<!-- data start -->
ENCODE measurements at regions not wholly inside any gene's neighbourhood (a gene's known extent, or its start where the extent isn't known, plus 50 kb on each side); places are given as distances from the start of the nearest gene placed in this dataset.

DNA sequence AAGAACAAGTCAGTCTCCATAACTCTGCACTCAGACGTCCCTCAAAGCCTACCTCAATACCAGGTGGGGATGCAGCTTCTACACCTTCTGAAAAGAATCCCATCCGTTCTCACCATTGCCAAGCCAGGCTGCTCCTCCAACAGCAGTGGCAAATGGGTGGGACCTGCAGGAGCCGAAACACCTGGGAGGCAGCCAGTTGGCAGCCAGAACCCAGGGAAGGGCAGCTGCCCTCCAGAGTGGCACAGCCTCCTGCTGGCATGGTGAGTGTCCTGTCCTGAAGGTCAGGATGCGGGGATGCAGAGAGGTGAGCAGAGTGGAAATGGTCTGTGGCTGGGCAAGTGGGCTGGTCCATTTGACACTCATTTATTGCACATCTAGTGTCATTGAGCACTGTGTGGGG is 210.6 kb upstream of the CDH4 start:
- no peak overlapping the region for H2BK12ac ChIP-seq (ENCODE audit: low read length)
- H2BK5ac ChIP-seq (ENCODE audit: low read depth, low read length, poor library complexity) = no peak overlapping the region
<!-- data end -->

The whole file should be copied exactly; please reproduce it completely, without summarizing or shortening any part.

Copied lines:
ENCODE measurements at regions not wholly inside any gene's neighbourhood (a gene's known extent, or its start where the extent isn't known, plus 50 kb on each side); places are given as distances from the start of the nearest gene placed in this dataset.

DNA sequence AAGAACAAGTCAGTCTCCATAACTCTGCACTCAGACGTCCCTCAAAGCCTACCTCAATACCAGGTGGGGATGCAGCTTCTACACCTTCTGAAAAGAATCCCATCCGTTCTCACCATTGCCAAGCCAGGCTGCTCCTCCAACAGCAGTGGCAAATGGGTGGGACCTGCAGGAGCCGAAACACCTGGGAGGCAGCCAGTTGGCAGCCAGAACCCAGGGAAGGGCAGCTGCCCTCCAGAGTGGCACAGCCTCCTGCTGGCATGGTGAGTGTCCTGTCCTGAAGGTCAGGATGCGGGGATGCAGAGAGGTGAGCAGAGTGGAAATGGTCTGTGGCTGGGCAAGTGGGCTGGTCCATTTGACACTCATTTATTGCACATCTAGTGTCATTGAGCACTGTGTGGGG is 210.6 kb upstream of the CDH4 start:
- no peak overlapping the region for H2BK12ac ChIP-seq (ENCODE audit: low read length)
- H2BK5ac ChIP-seq (ENCODE audit: low read depth, low read length, poor library complexity) = no peak overlapping the region